4 Replies Latest reply on Jun 8, 2014 6:20 PM by glen_w

    The Whole World Will Be Watching

    mcsweej

      I know that here in the US, school is wrapping up for the summer and many will turn a blind eye to the biggest sporting event in the world, but everywhere else - all eyes will be on Brazil. There are plenty of content ties that come to mind when thinking of such an event. I know in economics for instance, I had students look into why so few of the games were going to be broadcast on ABC, on of the few free channels here in the US.


      I am reaching out to some of our international teachers that may or may not be in school to see how your country will watch and how you will use the World Cup to engage students across the curriculum.

      https://encrypted-tbn2.gstatic.com/images?q=tbn:ANd9GcSTUbcjURm9J6uX3kPj3UXuIgMaU18qDrYqxlrnoq0BWZ9V2zYF

        • Re: The Whole World Will Be Watching
          JulieSzaj

          Hi Jonathan,

          I don't think only teachers can use this major sporting event for educational purposes, but parents can to! What a great opportunity to study geography and cultures. It would be neat to take advantage of virtual tours of various places in the different countries represented as well.

          • Re: The Whole World Will Be Watching
            glen_w

            Jonathan,

             

            Prior to the end of our school year, I had a fun discussion with my students about the World Cup. We had some fun predicting who will win the championship. Several students promised to return next year to discuss why their prediction was correct (or as I said "or not.")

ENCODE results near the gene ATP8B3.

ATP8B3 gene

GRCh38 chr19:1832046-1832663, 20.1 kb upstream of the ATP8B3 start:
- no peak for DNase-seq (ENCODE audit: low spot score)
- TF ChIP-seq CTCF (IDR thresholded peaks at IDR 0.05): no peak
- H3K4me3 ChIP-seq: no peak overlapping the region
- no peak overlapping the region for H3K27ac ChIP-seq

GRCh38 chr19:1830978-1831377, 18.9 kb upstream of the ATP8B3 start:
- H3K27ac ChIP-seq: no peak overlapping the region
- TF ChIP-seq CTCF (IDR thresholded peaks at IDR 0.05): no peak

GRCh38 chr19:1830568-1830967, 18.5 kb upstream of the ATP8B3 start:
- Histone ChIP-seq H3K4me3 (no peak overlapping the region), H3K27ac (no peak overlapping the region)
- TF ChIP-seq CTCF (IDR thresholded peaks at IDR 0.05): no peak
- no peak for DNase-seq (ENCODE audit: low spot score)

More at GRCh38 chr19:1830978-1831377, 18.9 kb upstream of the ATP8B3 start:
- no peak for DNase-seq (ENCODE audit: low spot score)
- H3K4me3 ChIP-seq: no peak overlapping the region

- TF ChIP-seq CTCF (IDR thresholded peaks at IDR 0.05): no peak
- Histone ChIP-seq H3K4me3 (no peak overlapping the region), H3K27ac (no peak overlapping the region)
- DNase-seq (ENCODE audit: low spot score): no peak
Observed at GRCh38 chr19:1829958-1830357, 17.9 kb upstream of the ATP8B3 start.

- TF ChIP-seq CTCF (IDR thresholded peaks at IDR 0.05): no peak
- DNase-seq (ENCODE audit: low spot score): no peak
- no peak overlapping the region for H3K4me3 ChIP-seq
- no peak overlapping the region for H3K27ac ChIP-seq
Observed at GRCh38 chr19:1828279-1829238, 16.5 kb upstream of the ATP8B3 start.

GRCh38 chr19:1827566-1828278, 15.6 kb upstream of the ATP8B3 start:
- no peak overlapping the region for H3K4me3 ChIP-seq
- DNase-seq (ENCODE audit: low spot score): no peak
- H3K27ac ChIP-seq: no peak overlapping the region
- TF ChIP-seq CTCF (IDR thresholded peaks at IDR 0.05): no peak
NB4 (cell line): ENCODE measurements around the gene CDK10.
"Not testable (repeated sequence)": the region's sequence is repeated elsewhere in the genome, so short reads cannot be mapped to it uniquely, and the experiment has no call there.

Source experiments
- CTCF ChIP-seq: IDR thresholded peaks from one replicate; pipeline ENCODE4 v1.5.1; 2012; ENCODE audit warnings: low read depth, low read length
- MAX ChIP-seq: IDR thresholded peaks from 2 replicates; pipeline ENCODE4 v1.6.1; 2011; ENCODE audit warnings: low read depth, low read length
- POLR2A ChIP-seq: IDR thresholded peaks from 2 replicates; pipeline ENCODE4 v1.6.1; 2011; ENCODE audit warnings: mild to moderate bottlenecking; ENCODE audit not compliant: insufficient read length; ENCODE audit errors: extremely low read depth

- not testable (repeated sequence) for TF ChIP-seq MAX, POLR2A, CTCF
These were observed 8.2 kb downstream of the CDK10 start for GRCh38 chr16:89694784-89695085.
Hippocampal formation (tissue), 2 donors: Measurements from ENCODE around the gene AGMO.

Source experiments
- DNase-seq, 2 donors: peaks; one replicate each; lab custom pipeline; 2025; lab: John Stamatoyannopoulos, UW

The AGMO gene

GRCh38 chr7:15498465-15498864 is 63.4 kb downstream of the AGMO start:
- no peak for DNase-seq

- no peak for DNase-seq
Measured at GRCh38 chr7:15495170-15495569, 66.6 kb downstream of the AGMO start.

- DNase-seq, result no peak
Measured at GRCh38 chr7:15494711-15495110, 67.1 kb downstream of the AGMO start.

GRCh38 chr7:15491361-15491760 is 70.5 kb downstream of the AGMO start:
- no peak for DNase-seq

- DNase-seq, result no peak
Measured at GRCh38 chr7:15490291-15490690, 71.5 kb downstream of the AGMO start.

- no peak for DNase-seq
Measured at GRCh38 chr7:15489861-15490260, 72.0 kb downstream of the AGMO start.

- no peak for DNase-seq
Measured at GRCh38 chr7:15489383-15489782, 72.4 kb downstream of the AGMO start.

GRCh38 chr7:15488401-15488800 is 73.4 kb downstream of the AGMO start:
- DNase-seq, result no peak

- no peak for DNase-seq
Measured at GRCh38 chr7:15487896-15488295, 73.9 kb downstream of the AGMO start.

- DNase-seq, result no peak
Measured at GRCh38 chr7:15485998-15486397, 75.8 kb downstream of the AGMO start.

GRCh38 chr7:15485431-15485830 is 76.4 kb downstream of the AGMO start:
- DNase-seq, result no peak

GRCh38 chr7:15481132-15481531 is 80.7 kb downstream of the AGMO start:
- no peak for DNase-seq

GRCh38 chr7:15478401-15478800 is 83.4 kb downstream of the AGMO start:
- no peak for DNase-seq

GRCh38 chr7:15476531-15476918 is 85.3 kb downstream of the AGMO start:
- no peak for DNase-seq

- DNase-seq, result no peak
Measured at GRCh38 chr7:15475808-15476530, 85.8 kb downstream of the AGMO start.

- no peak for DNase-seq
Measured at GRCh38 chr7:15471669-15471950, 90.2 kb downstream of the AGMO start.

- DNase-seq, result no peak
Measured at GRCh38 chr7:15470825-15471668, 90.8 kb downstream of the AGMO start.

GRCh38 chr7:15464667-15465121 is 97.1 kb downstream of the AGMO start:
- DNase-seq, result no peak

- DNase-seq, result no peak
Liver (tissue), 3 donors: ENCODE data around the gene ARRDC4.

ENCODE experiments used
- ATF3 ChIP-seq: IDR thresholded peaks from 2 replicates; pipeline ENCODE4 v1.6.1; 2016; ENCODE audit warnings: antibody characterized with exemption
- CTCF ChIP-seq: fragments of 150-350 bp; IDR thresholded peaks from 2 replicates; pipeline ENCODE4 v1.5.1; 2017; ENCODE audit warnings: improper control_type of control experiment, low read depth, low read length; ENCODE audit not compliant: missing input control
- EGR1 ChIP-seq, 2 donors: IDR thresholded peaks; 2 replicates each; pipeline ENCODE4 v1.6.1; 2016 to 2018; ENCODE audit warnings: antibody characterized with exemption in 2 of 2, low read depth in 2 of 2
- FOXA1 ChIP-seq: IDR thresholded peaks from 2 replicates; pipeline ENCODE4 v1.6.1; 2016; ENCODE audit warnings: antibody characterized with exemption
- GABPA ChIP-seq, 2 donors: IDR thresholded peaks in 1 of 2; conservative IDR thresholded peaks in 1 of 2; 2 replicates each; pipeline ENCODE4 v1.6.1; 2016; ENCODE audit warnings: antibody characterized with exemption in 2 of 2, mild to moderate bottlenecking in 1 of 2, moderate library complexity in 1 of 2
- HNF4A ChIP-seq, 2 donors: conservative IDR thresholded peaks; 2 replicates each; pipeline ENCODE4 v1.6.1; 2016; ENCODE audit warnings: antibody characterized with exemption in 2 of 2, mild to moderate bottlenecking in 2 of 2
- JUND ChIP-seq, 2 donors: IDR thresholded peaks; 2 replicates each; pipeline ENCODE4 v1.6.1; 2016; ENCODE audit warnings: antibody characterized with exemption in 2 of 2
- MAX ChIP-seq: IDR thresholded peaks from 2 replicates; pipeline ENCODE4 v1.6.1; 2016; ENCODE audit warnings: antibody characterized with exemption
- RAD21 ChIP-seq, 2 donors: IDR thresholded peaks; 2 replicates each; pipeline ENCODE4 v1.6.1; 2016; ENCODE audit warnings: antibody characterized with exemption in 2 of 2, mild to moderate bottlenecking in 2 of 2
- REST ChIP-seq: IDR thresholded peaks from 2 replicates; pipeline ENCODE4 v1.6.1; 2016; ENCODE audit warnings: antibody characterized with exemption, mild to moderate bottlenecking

• Re: The Whole World Will Be Watching
              erroth

              Jonathan,

               

              I have to admit that I missed the boat on this one. We did a count down to the World Cup, but I didn't use the event in any of my lessons. However, I am teaching science summer camp for three weeks, so I get a second chance (such as the effect on the environment and the construction of the soccer ball, which has changed since the last World Cup).

               

              And, aside from science, there is the social and political impact which in Brazil, is huge.

                • Re: The Whole World Will Be Watching
                  glen_w

                  Eric,

                   

                  I've found it interesting how the World Cup ball has changed through these past few years. The science behind the changes is informative. My students and I often discuss how such changes are a challenge for players (who are used to the behavior of their "normal" soccer ball.)

                   

                  I look forward to hearing how this works in your science camp.